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In his first eight-year run, Viuhkola led the Lions to four Class 6A state titles

PMG FILE PHOTO - West Linn announced on Tuesday that Eric Viuhkola - who led the Lions for eight seasons and won four Class 6A state titles - would return as the Lions head coach.The West Linn boys basketball team hired a new head coach on Tuesday.

You may have heard of him.

On Tuesday, West Linn announced that Eric Viuhkola — who led the program from 2008-09 through 2015-16 and closed his tenure with four straight Class 6A state championships — would return to the program for the upcoming 2019-20 season.

"I'm excited," said Viuhkola, 50 and a physical education and health teacher at West Linn High School. "I told the (West Linn players) today when they introduced me, 'I'm looking forward to getting into the gym with them and starting to work to get better and try to become the best we can be.'

"The big reason I came back is that I love to coach and West Linn is the only place I would coach, at least while my kids were in school."

To suggest that Viuhkola has had some previous success making West Linn teams "the best that they can be," would be a massive understatement.

During his earlier eight-year run with the Lions, Viuhkola led the Lions to three Three Rivers League titles and a 76-21 TRL record, along with six straight state tournament berths, a 166-55 overall record and Class 6A state crowns in 2013-16.

Viuhkola succeeds Tyler Toney — he assisted Viuhkola for five seasons — after Toney served three years at the Lions' helm. Toney led West Linn to one TRL title, went 31-9 in the Three Rivers League and 52-28 overall, winning the TRL crown and finishing third at state in 2017, taking second in the TRL in 2018 and losing in the second round of the playoffs, then falling to fifth in the TRL in a 2019 season ravaged by injuries and player defections.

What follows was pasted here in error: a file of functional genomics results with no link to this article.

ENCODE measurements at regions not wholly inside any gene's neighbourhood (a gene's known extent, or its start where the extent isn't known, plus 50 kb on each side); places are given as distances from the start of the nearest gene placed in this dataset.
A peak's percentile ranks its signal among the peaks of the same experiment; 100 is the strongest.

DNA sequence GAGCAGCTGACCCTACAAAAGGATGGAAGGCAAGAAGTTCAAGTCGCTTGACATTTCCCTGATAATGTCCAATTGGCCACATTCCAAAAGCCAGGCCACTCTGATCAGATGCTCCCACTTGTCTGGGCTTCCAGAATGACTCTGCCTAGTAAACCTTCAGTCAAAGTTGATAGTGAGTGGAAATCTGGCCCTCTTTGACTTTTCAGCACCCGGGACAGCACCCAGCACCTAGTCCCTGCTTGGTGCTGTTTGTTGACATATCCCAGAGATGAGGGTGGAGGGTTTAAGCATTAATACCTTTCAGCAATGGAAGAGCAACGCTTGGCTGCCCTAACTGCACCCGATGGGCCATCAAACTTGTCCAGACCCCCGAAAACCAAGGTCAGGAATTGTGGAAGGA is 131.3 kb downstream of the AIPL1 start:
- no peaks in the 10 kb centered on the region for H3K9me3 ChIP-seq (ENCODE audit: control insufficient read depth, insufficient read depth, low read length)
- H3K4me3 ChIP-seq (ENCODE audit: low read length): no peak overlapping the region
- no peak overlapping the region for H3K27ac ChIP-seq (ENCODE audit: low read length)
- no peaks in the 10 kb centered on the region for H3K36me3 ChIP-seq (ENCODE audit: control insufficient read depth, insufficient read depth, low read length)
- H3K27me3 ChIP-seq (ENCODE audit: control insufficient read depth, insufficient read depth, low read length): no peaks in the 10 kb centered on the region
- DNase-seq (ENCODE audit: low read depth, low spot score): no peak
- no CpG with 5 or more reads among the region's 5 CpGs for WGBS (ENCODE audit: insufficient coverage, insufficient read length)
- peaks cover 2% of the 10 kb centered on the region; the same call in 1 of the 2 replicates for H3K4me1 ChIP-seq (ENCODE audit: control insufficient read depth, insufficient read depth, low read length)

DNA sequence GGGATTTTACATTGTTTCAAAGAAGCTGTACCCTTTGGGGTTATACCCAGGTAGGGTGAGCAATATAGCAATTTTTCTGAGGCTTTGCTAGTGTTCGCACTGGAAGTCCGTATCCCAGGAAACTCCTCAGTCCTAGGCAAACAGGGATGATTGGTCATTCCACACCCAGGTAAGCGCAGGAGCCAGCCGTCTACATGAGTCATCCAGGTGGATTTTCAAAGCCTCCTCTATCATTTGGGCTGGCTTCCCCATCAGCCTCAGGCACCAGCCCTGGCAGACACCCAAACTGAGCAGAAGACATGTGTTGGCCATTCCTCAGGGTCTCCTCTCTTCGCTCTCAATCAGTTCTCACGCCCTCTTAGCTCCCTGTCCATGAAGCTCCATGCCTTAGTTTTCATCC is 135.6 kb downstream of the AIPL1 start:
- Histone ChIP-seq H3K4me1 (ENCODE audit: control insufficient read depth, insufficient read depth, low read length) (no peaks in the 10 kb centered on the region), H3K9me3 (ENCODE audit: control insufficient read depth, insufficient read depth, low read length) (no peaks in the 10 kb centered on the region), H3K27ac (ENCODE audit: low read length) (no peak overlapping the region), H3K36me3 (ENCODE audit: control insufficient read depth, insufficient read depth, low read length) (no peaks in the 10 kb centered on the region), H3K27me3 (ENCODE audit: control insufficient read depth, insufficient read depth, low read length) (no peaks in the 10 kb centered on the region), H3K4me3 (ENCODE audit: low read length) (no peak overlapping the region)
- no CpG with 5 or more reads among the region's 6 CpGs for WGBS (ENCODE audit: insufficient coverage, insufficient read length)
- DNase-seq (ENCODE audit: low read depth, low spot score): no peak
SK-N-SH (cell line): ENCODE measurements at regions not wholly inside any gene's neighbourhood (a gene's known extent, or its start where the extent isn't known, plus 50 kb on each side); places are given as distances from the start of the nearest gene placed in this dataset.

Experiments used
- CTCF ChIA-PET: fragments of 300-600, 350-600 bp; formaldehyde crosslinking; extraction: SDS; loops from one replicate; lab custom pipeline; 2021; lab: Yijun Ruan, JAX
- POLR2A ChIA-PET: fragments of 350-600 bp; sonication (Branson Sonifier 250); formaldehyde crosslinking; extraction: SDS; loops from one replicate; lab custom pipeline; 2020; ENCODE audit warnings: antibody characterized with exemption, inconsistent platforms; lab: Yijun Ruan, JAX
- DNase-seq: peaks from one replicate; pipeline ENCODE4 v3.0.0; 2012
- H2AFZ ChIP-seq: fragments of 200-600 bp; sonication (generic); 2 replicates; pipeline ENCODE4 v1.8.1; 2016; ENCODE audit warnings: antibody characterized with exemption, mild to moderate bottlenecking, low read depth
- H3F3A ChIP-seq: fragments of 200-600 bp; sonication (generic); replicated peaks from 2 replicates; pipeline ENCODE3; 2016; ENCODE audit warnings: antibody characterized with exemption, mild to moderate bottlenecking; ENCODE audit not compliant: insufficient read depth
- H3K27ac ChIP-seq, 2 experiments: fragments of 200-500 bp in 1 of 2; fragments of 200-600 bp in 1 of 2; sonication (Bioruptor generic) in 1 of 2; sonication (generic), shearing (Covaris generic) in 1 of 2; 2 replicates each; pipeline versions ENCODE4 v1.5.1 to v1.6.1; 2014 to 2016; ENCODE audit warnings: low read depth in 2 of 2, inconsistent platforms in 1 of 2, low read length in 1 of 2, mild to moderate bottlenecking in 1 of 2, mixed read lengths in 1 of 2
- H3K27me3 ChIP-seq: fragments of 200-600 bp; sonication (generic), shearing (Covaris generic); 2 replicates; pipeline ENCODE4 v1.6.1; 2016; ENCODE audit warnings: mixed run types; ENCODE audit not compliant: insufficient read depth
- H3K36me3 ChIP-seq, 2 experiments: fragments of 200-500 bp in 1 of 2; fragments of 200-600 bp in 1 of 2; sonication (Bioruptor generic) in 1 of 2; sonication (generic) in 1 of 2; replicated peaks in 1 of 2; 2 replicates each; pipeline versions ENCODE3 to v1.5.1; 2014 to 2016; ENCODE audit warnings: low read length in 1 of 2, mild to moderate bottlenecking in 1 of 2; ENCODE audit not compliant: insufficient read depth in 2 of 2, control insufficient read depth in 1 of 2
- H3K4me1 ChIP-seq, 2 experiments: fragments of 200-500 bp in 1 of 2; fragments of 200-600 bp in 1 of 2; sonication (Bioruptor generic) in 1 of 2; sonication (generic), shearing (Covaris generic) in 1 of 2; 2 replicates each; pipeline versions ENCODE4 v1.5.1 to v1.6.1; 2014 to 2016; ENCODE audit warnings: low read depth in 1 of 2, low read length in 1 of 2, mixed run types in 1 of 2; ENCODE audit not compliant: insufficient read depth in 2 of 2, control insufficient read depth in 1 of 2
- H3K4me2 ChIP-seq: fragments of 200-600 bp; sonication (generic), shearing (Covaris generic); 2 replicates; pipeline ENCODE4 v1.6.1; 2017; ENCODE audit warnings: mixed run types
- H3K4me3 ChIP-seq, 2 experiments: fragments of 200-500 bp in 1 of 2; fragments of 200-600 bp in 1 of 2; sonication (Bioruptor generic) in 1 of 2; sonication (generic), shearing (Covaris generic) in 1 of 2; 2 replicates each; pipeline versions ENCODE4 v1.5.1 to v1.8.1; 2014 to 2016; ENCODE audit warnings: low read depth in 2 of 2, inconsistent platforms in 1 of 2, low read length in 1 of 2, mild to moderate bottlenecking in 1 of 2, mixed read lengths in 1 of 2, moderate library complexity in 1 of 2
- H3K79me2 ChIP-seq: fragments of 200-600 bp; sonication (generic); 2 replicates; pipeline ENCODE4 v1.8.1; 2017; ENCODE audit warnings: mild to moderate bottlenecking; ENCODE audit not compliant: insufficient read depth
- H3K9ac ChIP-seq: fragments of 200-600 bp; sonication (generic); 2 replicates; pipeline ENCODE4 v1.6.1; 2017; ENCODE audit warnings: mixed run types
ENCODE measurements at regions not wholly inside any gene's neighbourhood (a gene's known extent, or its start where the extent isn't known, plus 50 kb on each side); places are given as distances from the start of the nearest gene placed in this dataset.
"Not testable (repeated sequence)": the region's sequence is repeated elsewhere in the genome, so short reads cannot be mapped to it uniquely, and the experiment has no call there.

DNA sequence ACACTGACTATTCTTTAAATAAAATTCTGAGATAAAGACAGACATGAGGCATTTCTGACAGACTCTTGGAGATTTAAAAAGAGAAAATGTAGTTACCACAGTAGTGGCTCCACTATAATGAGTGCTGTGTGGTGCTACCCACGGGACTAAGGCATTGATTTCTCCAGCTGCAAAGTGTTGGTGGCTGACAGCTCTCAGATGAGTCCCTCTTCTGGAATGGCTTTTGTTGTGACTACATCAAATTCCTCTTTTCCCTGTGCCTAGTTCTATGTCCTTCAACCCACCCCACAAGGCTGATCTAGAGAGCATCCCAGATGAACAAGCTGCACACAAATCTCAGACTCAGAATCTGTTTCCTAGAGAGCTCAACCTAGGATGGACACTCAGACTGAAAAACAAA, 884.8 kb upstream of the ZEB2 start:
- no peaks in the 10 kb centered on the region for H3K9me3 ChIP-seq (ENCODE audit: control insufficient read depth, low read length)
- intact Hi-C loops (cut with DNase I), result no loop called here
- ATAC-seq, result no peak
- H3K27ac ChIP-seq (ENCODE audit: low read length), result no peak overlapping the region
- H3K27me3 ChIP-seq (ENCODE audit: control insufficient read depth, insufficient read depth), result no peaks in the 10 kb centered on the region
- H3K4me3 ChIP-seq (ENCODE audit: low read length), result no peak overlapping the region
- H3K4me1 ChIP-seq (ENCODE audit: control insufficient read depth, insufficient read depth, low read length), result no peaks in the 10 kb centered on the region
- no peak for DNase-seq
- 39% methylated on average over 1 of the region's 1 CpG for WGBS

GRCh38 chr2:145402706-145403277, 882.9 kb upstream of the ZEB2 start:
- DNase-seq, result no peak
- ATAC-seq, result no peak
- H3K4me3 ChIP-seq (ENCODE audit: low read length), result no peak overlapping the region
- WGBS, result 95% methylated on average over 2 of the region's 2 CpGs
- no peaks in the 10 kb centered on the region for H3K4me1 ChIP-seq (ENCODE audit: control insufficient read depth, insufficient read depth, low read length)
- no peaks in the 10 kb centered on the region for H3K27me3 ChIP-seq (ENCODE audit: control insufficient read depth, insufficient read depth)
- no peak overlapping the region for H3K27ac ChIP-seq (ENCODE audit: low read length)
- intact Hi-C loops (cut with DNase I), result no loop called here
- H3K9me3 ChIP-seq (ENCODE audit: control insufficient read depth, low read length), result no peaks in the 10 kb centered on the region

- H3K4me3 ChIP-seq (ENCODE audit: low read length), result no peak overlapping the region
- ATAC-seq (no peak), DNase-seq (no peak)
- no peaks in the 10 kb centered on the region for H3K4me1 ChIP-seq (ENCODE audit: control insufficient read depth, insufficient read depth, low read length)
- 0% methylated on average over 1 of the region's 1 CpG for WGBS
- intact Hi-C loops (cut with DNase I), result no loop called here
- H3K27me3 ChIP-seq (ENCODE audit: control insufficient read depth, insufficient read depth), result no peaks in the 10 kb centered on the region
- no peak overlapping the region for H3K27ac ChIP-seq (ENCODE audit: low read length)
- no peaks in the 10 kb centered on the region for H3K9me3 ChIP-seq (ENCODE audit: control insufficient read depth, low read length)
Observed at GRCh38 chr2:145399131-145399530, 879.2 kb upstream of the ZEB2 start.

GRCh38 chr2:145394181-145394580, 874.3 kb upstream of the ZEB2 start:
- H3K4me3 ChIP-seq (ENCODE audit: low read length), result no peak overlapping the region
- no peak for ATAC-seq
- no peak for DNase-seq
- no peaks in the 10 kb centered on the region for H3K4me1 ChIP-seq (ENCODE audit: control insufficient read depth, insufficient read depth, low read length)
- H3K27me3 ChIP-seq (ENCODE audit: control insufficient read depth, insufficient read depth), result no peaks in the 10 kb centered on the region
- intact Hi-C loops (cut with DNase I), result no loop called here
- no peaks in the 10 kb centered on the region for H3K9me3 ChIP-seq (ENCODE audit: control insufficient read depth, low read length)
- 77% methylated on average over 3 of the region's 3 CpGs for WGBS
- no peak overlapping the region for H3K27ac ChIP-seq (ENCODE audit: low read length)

Viuhkola — who remains close friends with Toney — complimented the job Toney did in his three seasons, a stretch that included the following: 2016-17 began with a hailstorm of criticism when the West Linn program was bolstered by a number of high-profile transfers; the Lions started fresh again in 2017-18 after graduating five senior starters from the year before, competed well, but failed to reach the state tournament for the first time since 2010; and in 2018-19, the team went through a whirlwind of injuries and defections and ended in the second round of the playoffs.

"Tyler and I are really good friends. … I kind of think of him as my little brother," Viuhkola said. "He did a lot of good things, but this past year … I think he was at a point where you go 'Hey. For the five cents an hour you make, it's a real stressful job and I need to spend time with my own family.'"

Viuhkola, who left the program to ensure that he'd be able to see his own children — daughter Vanessa is a junior and son Zeke is a freshman — grow and play, said they were his first thought when he was approached about coaching again.

"West Linn was the only place that I would go to because of my kids, at least until they got out of high school," Viuhkola said. "So I thought 'Hey. I'd like to get back into it' and the opportunity arose and I went for it."

Viuhkola inherits a team that went just 6-6 in league and 12-14 overall before being eliminated in the second round of the state playoffs in 2019. But that same team graduates just one senior and returns a bundle of proven varsity players, including top scorers Micah Garrett and Bryson Crockett.

"I know that we've got a lot of good players. I watched them play a number of times," Viuhkola said. "There's a lot of talent there. Anytime you go in to start a program, you like to start with that and we've got a bunch of kids with a lot of skill and a lot of athletic ability.

"I think we've got a pretty good young core, a pretty good mix. We've got some kids who are going be seniors and some younger kids who can kind of build the program up."

And that is exactly what Viuhkola plans to do — do the hard work of building the program up again.

"A successful season doesn't only mean a state championship — to me, it means that at the end of the year, we got as close to our potential as we could," Viuhkola said. "To me, that's all you can ask. If you get as close to your potential as you can, you can look the mirror and go 'It was a success.'"

Contact Sports Editor Miles Vance at 503-330-0127 or This email address is being protected from spambots. You need JavaScript enabled to view it..


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